Arizona Governor Jan Brewer made her much-anticipated endorsement in the Republican presidential nomination contest earlier today on NBC’s Meet the Press — and it went to Mitt Romney, who once had a huge lead in her state but has struggled to maintain an edge over Rick Santorum. Will Brewer’s pick help Romney lock up the winner-take-all state on Tuesday?
Brewer, in Washington, D.C. for the National Governors Association Winter Meeting, said Romney had “carried the day” and that she was going to work on his behalf.
“I have had my debate there in Arizona, and I have looked over all the wonderful people that have put themselves up for nomination, and I have decided that I am going to publicly endorse Mitt Romney,” Brewer said. “I think he’s the man that carried the day, and I am going to get out there and work as hard as I know how to make sure that he wins Arizona and work in other places of our country to see that he wins those places, too.”
Brewer cited his business prowess and past political history as her reasons for the endorsement.
“I think that he handles himself very, very well, but more than that I think he has the pro-business background and he has that political history that I think that he would serve America the best of all the candidates,” she said. “So it was a difficult decision, but I think Mitt is by far the person that can go in and win.”
Gubernatorial endorsements haven’t exactly been game-changers thus far in the primaries. Nikki Haley endorsed Romney in South Carolina, only to see Newt Gingrich beat him by double digits. Rick Perry endorsed Gingrich after Perry withdrew in South Carolina, and Gingrich lost Florida by almost as much as he won South Carolina, and trails badly in Texas at the moment. In Michigan, Romney got Rick Snyder’s endorsement on February 15th, but the best that can be said about it is that it didn’t move the polling.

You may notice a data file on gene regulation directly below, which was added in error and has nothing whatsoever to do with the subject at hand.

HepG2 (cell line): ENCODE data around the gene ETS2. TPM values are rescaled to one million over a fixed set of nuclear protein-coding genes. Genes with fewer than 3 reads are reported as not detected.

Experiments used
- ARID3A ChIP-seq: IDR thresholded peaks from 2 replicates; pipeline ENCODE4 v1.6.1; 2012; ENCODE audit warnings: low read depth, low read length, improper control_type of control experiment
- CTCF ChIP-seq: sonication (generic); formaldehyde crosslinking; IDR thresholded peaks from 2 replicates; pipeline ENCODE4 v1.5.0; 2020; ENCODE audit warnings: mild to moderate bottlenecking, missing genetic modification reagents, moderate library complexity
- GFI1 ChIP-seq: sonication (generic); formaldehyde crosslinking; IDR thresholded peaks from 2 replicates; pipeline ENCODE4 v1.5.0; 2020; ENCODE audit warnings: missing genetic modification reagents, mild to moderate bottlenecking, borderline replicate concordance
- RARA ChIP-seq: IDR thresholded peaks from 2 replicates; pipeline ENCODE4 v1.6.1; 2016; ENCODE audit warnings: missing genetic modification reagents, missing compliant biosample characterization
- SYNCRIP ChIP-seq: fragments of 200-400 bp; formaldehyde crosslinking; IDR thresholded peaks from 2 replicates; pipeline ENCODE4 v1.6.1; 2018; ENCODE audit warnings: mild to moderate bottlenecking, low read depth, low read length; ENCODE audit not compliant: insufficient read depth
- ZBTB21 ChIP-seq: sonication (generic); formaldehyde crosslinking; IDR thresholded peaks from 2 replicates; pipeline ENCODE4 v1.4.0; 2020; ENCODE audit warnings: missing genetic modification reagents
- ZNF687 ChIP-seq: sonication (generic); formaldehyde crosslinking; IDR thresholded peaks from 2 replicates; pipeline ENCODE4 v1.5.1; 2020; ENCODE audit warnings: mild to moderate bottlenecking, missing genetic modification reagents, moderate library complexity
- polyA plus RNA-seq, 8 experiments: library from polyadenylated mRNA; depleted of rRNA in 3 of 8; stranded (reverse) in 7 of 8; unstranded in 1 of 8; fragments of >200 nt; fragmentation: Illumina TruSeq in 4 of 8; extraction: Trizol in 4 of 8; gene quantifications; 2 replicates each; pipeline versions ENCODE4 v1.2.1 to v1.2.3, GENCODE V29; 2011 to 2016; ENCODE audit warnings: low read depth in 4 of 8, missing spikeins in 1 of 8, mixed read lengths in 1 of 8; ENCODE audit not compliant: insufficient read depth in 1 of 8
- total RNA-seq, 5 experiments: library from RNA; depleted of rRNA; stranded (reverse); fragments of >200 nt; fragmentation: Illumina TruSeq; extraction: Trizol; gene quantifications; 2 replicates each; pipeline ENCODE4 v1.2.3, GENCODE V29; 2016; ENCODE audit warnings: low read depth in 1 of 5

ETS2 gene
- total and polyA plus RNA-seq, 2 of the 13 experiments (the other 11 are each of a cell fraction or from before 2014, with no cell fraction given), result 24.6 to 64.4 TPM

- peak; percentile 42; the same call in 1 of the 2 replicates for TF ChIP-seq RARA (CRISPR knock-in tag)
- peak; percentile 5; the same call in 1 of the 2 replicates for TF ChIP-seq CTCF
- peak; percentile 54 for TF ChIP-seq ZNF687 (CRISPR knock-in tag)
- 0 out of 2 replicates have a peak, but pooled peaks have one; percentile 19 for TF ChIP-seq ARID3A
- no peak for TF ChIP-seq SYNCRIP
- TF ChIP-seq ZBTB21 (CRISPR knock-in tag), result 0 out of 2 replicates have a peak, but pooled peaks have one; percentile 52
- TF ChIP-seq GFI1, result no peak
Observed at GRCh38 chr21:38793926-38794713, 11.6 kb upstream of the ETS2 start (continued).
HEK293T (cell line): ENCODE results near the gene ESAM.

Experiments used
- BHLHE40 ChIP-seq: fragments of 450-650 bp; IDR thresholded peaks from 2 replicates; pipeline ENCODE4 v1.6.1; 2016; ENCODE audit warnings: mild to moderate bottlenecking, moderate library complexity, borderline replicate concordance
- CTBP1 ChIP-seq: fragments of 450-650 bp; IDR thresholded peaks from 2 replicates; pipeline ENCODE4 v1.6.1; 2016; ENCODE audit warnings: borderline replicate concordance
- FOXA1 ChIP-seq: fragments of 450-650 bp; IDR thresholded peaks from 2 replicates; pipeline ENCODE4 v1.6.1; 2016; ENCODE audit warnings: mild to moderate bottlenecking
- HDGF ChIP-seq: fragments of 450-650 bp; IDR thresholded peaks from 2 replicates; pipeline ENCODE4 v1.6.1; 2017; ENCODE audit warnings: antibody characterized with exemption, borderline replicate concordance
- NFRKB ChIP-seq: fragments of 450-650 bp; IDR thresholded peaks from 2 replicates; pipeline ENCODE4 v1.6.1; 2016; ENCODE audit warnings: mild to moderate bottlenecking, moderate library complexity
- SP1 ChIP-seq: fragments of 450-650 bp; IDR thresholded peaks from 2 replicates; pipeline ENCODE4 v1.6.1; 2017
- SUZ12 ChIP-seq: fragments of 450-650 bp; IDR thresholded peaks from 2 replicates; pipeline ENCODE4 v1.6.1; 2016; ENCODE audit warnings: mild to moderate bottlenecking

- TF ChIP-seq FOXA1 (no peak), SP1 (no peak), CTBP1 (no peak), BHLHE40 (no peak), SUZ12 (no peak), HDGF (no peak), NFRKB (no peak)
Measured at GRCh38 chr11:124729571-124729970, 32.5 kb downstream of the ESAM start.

Arizona might be different, however. Brewer has had a stronger relationship with grassroots conservatives in her state, especially after taking on Barack Obama over immigration enforcement. She carries the kind of credibility on the Right at the moment that Romney desperately needs. Her endorsement will also reinforce the subtext of the election for Republicans that the main issues for November will be the economy and Obama himself. Brewer’s standing on a national basis will also help Romney in other states besides Arizona, which is almost certainly not the case with Snyder and Haley.
The polls have already begun a swing back to Romney after Santorum’s mediocre performance on Wednesday, and this may help Romney build momentum in the final two days before Tuesday’s primaries in Arizona and Michigan. If he wins both, Santorum’s hopes for a Super Tuesday surprise will begin to dim. And don’t be surprised if people start talking about a Romney-Brewer ticket if that comes to pass.
Update: A commenter corrects me, rightly, that Perry endorsed Gingrich after his own withdrawal in South Carolina but before the primary. I’ve edited that passage for greater accuracy.